Drug Law

Rocky Mtn. High: Marijuana Dispensaries Get Legal Status in Colorado

| by Marijuana Policy Project

DENVER — Today, Colorado Governor Bill Ritter (D) signed legislation that will regulate the state’s medical marijuana dispensaries through a system of local and state licenses, but still allow individual localities to ban dispensaries.

Currently there are an estimated 1,100 medical marijuana dispensaries throughout Colorado — the most in any state other than California, which does not have statewide dispensary regulations. Colorado officials estimate that about half of current dispensaries will be able to comply with new regulations.

“By approving a statewide system of dispensaries through which patients can safely acquire marijuana, Colorado is taking a significant amount of revenue away from the dangerous, illicit, and unsanctioned market created by prohibition,” said Karen O’Keefe, director of state policies for the Marijuana Policy Project. “Instead, patients will now be able to obtain marijuana from a sensible and orderly system of law-abiding and regulated providers. The scope of this newly regulated industry makes it the largest ever in the United States.”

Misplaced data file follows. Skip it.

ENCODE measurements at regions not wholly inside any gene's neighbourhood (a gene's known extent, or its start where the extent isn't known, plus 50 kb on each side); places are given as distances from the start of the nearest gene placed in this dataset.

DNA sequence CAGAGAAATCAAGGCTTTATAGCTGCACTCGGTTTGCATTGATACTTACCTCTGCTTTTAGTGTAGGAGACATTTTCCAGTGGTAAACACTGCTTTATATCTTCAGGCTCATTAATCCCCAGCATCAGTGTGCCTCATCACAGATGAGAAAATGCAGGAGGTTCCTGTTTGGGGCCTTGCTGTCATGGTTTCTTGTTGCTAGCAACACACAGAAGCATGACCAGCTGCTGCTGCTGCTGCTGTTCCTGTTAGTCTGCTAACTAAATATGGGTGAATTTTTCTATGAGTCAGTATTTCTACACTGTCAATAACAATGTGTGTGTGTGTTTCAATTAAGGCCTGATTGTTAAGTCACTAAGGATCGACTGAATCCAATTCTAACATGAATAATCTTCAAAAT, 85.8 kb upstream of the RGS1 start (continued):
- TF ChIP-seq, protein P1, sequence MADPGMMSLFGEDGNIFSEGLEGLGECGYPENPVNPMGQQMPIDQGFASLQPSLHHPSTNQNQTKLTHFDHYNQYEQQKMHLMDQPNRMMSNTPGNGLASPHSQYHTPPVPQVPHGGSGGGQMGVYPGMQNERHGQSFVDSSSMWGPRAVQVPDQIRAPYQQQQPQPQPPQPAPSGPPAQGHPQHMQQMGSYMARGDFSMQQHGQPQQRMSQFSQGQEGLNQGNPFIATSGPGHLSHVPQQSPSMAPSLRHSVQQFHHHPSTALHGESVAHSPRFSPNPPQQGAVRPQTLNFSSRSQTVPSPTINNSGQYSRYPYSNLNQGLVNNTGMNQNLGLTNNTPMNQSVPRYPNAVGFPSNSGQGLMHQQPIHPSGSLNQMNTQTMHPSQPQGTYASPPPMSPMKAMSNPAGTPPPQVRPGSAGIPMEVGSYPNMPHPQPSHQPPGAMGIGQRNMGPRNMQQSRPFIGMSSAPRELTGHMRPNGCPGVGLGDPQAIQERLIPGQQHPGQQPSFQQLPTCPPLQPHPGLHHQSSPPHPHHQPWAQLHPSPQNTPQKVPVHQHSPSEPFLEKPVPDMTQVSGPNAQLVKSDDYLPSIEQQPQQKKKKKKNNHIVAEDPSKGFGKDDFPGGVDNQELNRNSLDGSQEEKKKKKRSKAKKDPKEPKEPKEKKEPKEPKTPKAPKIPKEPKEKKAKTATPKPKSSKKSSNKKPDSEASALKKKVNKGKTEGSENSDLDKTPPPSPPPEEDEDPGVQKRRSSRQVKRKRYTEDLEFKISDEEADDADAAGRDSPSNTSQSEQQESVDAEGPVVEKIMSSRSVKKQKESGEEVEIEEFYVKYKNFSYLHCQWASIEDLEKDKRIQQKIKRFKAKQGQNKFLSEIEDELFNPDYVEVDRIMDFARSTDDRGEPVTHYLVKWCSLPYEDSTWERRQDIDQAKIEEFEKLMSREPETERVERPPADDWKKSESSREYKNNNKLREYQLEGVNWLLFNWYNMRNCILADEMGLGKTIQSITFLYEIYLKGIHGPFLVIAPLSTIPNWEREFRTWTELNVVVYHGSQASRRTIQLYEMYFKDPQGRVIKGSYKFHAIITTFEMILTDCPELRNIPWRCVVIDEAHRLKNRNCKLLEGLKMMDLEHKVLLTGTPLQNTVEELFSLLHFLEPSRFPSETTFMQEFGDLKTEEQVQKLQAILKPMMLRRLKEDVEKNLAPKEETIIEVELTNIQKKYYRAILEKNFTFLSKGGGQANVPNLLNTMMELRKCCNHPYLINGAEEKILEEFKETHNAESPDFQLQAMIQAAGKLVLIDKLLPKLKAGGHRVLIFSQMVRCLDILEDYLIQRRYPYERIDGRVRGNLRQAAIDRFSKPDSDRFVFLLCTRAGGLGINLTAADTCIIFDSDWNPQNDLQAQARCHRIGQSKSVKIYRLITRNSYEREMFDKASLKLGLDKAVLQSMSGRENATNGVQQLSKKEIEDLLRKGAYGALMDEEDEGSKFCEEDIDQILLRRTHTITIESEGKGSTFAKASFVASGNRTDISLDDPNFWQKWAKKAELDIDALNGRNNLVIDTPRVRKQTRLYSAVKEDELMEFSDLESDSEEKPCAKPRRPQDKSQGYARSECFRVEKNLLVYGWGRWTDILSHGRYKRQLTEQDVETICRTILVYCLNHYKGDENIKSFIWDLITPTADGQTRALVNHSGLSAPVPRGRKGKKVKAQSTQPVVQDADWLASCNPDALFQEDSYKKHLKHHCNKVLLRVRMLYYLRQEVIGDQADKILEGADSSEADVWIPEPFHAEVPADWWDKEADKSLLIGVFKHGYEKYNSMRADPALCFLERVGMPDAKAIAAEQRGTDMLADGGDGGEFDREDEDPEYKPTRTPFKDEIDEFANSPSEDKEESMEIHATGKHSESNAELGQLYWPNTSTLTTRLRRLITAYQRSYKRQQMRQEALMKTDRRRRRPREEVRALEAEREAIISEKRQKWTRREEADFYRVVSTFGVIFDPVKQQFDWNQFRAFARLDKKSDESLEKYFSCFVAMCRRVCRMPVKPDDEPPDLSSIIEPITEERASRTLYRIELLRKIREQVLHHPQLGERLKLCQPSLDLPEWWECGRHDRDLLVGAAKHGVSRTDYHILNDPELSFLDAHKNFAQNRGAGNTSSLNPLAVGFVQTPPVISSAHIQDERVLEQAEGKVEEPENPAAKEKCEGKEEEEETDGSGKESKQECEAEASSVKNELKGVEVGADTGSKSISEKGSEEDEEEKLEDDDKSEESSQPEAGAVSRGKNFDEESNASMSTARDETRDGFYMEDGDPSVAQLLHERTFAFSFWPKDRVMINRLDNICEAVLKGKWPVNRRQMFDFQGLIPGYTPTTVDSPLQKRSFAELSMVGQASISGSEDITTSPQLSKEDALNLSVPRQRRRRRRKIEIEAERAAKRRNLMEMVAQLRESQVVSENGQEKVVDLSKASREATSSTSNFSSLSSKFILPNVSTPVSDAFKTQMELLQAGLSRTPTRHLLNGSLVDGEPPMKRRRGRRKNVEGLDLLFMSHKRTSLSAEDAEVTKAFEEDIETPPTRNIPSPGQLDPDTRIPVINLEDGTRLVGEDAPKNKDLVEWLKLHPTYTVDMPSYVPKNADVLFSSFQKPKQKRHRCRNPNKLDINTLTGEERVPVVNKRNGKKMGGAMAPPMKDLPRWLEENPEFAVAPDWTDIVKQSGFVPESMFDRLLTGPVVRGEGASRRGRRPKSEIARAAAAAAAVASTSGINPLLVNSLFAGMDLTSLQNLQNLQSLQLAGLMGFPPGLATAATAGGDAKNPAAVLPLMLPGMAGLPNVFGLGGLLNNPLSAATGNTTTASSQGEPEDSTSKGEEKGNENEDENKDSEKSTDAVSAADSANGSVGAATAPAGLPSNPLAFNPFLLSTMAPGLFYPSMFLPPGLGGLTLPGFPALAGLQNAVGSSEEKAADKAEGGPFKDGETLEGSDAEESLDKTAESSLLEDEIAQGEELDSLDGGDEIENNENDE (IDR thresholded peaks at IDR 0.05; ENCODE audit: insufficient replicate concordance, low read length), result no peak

Under the regulations, dispensary owners will be subject to licensing fees and criminal background checks. Dispensaries will be required to grow 70 percent of the marijuana they sell and, like liquor stores, could not operate within 1,000 feet of a school.

A state-regulated medical marijuana program is up and running in New Mexico and similar programs will soon be operational in Rhode Island, Maine, New Jersey, and Washington, D.C. — but the number of sanctioned dispensaries to be allowed in each of those states is fewer than 10. Colorado’s law will authorize hundreds, and potentially more if future demand increases.

A Rasmussen telephone poll released May 15 showed that there is also plurality support among Colorado voters for further expanding the state’s marijuana laws. Forty-nine percent of likely voters said they support taxing and regulating marijuana like alcohol, with an additional 13 percent still undecided.